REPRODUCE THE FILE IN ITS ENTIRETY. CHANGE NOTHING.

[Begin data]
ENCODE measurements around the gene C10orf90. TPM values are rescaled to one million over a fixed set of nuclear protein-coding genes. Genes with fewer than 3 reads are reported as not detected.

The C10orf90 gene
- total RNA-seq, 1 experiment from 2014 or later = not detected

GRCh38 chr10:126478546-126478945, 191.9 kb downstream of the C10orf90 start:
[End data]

ENCODE measurements around the gene C10orf90. TPM values are rescaled to one million over a fixed set of nuclear protein-coding genes. Genes with fewer than 3 reads are reported as not detected.

The C10orf90 gene
- total RNA-seq, 1 experiment from 2014 or later = not detected

GRCh38 chr10:126478546-126478945, 191.9 kb downstream of the C10orf90 start: